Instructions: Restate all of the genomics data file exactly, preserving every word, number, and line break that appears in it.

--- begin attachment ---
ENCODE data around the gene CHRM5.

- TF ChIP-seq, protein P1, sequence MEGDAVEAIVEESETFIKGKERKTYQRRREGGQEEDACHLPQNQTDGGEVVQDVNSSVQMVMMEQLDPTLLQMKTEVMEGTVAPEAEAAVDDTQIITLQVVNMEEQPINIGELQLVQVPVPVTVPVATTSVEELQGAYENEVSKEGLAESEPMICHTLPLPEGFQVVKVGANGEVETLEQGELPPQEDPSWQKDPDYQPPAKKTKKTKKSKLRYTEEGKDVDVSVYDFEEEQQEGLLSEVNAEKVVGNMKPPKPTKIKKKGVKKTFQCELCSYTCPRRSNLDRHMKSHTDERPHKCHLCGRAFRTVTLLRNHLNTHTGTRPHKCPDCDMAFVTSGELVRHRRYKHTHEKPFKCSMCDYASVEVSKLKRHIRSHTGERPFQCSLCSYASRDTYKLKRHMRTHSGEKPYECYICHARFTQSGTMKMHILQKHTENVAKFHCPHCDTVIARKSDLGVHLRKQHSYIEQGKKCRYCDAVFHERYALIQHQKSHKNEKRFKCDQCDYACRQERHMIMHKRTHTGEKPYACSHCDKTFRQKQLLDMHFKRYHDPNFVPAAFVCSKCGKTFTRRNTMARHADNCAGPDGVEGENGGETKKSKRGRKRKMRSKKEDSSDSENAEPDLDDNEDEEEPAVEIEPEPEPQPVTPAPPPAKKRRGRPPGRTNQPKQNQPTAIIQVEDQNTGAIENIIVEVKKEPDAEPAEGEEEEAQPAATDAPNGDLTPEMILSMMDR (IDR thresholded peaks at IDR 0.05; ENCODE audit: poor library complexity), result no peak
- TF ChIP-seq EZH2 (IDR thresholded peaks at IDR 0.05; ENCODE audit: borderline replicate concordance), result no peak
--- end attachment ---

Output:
ENCODE data around the gene CHRM5.

- TF ChIP-seq, protein P1, sequence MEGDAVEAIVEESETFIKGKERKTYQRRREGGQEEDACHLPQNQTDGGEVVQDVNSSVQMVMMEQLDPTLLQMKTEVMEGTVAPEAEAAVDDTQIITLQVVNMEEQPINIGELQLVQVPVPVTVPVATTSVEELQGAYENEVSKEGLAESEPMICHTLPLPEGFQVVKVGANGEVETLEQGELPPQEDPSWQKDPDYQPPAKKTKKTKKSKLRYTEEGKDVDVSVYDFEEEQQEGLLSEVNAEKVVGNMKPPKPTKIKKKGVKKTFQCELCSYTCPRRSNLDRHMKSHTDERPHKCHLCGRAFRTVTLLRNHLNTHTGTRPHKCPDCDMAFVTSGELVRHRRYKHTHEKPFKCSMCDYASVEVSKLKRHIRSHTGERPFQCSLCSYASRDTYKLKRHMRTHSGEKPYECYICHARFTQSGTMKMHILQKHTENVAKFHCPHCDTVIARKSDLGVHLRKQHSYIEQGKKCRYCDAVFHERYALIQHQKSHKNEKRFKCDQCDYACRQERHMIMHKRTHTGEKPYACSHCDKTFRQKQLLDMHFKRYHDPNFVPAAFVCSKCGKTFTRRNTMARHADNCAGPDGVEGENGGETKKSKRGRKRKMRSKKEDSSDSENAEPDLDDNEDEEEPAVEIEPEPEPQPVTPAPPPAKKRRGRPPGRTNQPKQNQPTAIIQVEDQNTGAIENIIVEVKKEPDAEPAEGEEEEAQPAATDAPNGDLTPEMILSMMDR (IDR thresholded peaks at IDR 0.05; ENCODE audit: poor library complexity), result no peak
- TF ChIP-seq EZH2 (IDR thresholded peaks at IDR 0.05; ENCODE audit: borderline replicate concordance), result no peak